Mateer testified that the group of employees who alleged criminal behavior “had a good faith” belief that the attorney general had violated state law.

Helfand complained repeatedly throughout the testimony that some questions could not be answered because her conversations with Paxton were protected by attorney privilege. And Mateer testified that Paxton’s office had previously sent him a letter warning him not to share conversations that were still protected by attorney privilege.

In response to some of these objections, the judge said the agency waived its legal and client rights when the office publicly commented on the situation and the aides. She said she would allow witnesses who worked in the office to answer related questions, depending on the type of questioning.

James Brickman, David Maxwell, J. Mark Penley and Vassar have alleged their firings were retaliatory measures for reporting Paxton’s behavior to federal and state law enforcement agencies. They told these authorities that they believed Paxton was abusing his power to help Nate Paul, his friend and political donor, who donated $ 25,000 to Paxton’s 2018 re-election campaign.

The allegations have reportedly sparked an FBI investigation.

In an updated version of the lawsuit filed last month, the four whistleblowers allege Paul, an Austin real estate developer, helped Paxton remodel his home and given a job to a woman Paxton was allegedly having an affair with.

In turn, the aides claim, Paxton used his office to support Paul’s business interests, investigate Paul’s opponents, and settle a lawsuit. The allegations in the file provide even more detail on what the former aides believe that Paxton’s motivation was what they describe as the “bizarre, obsessive use of power”.

Paxton previously dismissed the plaintiffs as “rogue employees” with “false accusations”.

The whistleblowers previously alleged that the attorney general’s most egregious abuse of power occurred while hiring a Houston attorney Brandon Cammack to investigate complaints Paul made that he was mistreated by federal and state law enforcement officers as his home and his business was searched by the FBI in 2019.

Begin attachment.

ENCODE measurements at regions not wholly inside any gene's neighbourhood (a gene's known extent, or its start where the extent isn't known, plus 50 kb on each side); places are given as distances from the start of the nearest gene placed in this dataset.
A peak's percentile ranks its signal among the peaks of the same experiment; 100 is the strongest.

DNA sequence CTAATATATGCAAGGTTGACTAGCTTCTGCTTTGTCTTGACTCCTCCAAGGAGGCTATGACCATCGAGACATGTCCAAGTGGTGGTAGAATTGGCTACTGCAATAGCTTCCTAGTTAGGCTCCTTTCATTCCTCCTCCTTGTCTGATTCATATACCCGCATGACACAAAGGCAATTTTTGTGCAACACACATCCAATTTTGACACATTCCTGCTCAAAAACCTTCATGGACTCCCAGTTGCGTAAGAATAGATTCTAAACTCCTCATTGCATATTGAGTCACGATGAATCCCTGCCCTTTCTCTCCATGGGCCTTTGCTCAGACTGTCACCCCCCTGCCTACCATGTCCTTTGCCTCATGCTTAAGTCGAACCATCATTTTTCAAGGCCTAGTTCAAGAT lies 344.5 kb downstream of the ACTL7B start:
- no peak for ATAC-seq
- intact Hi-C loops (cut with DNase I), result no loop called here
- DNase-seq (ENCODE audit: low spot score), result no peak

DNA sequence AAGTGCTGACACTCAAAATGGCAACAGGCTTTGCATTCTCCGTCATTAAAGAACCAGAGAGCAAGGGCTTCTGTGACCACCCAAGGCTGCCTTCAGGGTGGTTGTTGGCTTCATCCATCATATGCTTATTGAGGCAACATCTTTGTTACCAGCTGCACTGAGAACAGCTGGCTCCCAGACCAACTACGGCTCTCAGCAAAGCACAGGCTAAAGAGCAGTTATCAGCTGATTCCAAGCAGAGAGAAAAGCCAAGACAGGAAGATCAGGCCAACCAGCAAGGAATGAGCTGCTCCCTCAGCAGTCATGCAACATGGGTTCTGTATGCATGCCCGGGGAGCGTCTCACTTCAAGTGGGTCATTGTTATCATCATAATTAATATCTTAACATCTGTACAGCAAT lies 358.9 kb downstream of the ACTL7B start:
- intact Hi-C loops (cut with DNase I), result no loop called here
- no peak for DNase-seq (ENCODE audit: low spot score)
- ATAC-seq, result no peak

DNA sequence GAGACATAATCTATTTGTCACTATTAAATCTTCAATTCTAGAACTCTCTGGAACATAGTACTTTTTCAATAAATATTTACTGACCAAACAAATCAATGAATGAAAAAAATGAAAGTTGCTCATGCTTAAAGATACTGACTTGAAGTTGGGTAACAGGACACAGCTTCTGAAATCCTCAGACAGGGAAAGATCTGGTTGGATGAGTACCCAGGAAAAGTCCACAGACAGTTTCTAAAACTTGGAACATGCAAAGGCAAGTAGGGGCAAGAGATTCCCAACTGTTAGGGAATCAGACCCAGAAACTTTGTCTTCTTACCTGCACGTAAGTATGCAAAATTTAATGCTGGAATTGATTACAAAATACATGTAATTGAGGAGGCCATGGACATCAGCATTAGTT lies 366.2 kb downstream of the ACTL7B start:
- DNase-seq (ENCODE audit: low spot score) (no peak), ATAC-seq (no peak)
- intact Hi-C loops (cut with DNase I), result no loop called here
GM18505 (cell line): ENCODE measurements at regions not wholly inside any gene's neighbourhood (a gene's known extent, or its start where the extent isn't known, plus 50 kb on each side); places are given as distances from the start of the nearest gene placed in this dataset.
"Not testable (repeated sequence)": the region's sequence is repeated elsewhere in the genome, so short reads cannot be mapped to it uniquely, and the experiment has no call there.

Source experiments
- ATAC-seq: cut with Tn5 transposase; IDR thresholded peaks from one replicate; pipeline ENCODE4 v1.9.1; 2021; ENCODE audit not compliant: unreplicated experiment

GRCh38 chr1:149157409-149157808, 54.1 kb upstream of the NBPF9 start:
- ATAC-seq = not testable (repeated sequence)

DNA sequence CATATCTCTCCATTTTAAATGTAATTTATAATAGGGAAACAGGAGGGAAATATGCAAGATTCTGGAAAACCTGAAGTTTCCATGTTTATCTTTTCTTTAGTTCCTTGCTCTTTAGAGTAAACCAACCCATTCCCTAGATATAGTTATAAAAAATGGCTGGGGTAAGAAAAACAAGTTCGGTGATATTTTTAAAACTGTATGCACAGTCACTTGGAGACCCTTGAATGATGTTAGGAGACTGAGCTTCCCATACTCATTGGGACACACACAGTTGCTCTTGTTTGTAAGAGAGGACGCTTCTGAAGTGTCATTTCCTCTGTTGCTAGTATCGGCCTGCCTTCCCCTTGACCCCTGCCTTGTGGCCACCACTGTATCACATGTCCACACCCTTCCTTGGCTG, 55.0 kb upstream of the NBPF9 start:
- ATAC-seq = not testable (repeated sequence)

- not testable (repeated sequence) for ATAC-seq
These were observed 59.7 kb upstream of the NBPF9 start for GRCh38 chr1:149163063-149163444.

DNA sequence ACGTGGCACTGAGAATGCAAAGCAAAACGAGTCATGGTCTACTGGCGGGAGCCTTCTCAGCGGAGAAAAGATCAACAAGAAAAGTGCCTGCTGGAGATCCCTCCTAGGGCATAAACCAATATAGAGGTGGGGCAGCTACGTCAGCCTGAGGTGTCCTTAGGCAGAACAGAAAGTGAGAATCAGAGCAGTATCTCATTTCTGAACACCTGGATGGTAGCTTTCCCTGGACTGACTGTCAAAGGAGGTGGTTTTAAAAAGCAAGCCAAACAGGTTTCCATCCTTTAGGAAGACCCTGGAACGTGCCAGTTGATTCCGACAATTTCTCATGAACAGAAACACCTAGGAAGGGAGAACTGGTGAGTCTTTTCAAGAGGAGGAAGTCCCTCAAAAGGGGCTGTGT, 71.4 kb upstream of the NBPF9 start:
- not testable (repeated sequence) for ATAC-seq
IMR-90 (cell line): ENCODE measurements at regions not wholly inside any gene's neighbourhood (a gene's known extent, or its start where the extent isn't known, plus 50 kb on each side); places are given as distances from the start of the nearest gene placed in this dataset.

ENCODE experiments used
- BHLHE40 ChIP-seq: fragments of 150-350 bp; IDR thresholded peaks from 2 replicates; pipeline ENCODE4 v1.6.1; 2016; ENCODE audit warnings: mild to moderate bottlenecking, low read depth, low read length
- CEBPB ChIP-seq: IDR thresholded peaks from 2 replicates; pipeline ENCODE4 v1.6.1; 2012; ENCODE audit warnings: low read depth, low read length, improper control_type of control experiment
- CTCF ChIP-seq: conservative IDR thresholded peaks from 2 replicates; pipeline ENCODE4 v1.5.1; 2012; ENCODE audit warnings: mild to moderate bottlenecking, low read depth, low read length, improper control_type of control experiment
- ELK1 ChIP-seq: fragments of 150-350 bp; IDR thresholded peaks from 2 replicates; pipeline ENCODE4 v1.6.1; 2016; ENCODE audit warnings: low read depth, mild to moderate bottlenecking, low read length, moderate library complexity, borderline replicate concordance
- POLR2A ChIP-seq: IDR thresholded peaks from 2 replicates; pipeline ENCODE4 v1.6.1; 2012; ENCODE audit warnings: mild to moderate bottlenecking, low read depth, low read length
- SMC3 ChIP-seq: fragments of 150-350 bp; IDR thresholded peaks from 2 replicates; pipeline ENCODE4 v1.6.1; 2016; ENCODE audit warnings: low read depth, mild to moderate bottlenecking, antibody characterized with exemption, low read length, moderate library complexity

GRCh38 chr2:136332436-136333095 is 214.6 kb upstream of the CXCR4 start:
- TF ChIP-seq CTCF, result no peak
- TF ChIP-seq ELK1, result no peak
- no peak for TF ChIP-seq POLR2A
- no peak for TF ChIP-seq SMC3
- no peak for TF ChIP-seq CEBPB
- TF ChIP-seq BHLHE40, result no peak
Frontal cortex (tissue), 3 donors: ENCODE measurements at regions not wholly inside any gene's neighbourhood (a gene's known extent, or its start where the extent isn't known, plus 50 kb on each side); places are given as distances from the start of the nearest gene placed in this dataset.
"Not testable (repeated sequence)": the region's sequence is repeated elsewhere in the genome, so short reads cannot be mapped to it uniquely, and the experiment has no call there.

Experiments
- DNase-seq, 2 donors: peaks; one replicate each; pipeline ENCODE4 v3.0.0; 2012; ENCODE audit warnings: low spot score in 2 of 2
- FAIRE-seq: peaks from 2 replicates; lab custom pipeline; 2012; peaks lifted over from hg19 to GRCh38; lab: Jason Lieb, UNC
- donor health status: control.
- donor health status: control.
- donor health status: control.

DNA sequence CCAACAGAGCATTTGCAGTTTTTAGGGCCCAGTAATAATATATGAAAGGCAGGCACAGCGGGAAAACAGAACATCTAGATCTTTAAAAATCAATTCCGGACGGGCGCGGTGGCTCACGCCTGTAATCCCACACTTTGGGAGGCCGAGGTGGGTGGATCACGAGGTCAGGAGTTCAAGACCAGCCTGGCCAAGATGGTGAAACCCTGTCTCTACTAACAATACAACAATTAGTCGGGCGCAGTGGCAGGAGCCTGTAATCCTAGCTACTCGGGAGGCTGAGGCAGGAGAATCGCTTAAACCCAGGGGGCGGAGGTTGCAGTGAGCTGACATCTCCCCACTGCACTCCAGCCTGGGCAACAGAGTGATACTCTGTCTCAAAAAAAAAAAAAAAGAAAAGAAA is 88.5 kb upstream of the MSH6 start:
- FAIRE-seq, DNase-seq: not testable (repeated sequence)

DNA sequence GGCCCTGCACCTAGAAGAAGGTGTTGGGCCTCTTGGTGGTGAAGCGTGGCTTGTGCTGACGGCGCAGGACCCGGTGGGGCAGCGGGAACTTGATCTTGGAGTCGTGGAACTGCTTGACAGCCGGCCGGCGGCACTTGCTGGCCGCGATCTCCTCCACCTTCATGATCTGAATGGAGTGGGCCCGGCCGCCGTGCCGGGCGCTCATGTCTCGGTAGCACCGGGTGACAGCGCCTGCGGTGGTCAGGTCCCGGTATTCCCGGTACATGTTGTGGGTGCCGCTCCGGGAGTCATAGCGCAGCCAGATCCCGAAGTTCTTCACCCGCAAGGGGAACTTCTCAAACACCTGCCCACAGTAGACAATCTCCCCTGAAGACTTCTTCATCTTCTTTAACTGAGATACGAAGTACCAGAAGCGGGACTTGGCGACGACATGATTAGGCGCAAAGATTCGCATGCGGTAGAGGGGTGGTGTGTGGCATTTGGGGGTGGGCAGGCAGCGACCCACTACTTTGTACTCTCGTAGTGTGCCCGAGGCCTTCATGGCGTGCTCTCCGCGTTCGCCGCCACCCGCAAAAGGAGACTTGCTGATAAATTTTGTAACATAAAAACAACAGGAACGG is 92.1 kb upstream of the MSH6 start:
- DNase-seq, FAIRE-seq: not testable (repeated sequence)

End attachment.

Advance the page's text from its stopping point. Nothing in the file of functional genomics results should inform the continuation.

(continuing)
While those tasked with investigating the issue found “no credible evidence” that Paul’s rights were violated, Paxton joined Paul and his lawyer and pushed back, court records say. Top aides said it was unusual and inappropriate to hire Cammack to investigate Paul’s claims.

The whistleblowers said things came to a head when Cammack received more than three dozen subpoenas that they believed were aimed at Paul’s enemies.

But the whistleblowers said they felt pressure even before Cammack was hired. In the fall of 2019, they were encouraged to help Paul’s lawyers obtain information through open file requests made to other authorities in connection with the raid on his home and office.

According to the filing, Paxton also directed top consultants to provide a legal opinion that would help Paul’s business interests. Days after the statement was issued, Paul’s lawyers used it to postpone foreclosure sales on several of his properties.

Weeks after the whistleblowers reported Paxton for his conduct, two of the plaintiffs were given leave of absence before they were fired. The other two plaintiffs were eventually also dismissed.

The four plaintiffs are seeking reinstatement and compensation for lost wages and future loss of earnings. They also seek compensation for emotional pain and suffering. If they win, the taxpayers will bear most of the litigation costs.

The injunction hearing was set to continue Tuesday with testimony from Vassar and Ray Chester, a trial attorney who represented a charity in a dispute against Paul. The plaintiff’s lawyers have until March 8 to respond to the petition.

This piece was originally published in The Texas Tribune, a nonprofit, impartial media organization that educates and addresses Texans about public policy, politics, government, and the state.